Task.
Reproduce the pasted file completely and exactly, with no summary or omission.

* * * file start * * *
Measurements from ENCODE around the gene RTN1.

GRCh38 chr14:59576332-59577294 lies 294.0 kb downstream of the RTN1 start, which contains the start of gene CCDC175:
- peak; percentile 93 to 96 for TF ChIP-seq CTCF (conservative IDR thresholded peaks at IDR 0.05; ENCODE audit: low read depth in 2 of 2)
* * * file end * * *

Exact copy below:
Measurements from ENCODE around the gene RTN1.

GRCh38 chr14:59576332-59577294 lies 294.0 kb downstream of the RTN1 start, which contains the start of gene CCDC175:
- peak; percentile 93 to 96 for TF ChIP-seq CTCF (conservative IDR thresholded peaks at IDR 0.05; ENCODE audit: low read depth in 2 of 2)